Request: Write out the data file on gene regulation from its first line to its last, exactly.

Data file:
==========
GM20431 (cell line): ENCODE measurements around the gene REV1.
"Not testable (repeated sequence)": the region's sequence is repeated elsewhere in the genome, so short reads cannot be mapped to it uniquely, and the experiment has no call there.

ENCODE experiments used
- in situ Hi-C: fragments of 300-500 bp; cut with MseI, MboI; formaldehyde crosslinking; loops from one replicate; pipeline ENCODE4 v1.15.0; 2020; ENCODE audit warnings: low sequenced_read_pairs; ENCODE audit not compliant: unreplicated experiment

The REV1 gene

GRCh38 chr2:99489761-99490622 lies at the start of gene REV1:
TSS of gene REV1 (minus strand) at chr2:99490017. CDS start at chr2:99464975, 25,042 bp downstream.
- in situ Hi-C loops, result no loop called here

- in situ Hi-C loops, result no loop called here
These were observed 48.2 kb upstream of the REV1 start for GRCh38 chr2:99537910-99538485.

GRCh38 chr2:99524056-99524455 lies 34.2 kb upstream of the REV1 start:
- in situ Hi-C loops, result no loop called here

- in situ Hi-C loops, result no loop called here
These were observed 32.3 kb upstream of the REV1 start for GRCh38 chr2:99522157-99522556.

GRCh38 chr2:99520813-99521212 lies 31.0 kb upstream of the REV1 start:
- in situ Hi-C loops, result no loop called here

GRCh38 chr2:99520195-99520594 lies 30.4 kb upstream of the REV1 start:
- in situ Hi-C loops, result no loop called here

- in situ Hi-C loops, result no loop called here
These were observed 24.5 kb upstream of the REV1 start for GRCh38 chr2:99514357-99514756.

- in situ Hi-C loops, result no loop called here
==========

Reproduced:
GM20431 (cell line): ENCODE measurements around the gene REV1.
"Not testable (repeated sequence)": the region's sequence is repeated elsewhere in the genome, so short reads cannot be mapped to it uniquely, and the experiment has no call there.

ENCODE experiments used
- in situ Hi-C: fragments of 300-500 bp; cut with MseI, MboI; formaldehyde crosslinking; loops from one replicate; pipeline ENCODE4 v1.15.0; 2020; ENCODE audit warnings: low sequenced_read_pairs; ENCODE audit not compliant: unreplicated experiment

The REV1 gene

GRCh38 chr2:99489761-99490622 lies at the start of gene REV1:
TSS of gene REV1 (minus strand) at chr2:99490017. CDS start at chr2:99464975, 25,042 bp downstream.
- in situ Hi-C loops, result no loop called here

- in situ Hi-C loops, result no loop called here
These were observed 48.2 kb upstream of the REV1 start for GRCh38 chr2:99537910-99538485.

GRCh38 chr2:99524056-99524455 lies 34.2 kb upstream of the REV1 start:
- in situ Hi-C loops, result no loop called here

- in situ Hi-C loops, result no loop called here
These were observed 32.3 kb upstream of the REV1 start for GRCh38 chr2:99522157-99522556.

GRCh38 chr2:99520813-99521212 lies 31.0 kb upstream of the REV1 start:
- in situ Hi-C loops, result no loop called here

GRCh38 chr2:99520195-99520594 lies 30.4 kb upstream of the REV1 start:
- in situ Hi-C loops, result no loop called here

- in situ Hi-C loops, result no loop called here
These were observed 24.5 kb upstream of the REV1 start for GRCh38 chr2:99514357-99514756.

- in situ Hi-C loops, result no loop called here